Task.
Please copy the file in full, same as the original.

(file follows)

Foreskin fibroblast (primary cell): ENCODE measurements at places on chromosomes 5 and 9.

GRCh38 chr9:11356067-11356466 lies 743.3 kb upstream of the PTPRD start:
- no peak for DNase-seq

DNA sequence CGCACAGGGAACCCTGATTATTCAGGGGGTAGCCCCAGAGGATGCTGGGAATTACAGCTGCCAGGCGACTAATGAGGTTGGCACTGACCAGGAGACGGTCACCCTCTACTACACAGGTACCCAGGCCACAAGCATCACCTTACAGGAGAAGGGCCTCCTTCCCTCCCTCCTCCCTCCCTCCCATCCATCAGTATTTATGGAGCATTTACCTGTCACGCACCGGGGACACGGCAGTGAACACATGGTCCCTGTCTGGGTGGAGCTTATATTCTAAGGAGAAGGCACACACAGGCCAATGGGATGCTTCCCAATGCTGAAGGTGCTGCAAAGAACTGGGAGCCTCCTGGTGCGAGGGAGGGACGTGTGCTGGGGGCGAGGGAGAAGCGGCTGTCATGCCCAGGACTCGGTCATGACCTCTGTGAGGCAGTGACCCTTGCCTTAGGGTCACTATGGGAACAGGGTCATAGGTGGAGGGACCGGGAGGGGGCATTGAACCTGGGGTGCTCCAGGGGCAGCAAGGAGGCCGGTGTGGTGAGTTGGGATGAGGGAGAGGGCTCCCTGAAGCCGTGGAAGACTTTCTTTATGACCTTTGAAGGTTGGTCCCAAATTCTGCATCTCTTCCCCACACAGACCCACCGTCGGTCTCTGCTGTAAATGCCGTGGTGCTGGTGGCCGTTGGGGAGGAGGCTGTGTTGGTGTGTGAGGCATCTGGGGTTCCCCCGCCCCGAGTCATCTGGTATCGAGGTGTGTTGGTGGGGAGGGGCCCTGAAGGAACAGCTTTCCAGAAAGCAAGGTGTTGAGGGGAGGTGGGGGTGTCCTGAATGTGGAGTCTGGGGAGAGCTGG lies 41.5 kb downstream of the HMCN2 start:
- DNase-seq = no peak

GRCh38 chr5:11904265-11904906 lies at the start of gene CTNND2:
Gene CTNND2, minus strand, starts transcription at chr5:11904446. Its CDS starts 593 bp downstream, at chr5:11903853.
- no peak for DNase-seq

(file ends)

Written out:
Foreskin fibroblast (primary cell): ENCODE measurements at places on chromosomes 5 and 9.

GRCh38 chr9:11356067-11356466 lies 743.3 kb upstream of the PTPRD start:
- no peak for DNase-seq

DNA sequence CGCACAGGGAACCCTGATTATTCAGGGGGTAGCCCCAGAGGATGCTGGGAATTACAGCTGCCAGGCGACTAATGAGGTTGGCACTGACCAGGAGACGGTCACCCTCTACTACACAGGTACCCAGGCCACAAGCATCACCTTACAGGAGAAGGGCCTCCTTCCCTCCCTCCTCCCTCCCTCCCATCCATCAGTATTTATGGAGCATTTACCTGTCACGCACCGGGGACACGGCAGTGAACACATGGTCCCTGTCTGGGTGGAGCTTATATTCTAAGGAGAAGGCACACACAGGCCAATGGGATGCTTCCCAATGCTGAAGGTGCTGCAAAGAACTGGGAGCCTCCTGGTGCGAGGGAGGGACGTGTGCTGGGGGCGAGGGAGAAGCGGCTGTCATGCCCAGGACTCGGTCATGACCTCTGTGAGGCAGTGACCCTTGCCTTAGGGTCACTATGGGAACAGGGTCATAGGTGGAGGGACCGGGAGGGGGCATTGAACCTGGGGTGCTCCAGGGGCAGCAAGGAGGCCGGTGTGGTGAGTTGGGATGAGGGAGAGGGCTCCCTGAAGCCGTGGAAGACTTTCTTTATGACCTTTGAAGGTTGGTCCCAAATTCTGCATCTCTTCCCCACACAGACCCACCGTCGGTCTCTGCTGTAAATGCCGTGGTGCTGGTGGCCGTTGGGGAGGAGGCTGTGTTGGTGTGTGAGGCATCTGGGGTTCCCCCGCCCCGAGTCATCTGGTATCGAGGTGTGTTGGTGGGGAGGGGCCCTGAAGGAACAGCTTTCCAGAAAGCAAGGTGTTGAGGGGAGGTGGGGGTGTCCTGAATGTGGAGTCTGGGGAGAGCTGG lies 41.5 kb downstream of the HMCN2 start:
- DNase-seq = no peak

GRCh38 chr5:11904265-11904906 lies at the start of gene CTNND2:
Gene CTNND2, minus strand, starts transcription at chr5:11904446. Its CDS starts 593 bp downstream, at chr5:11903853.
- no peak for DNase-seq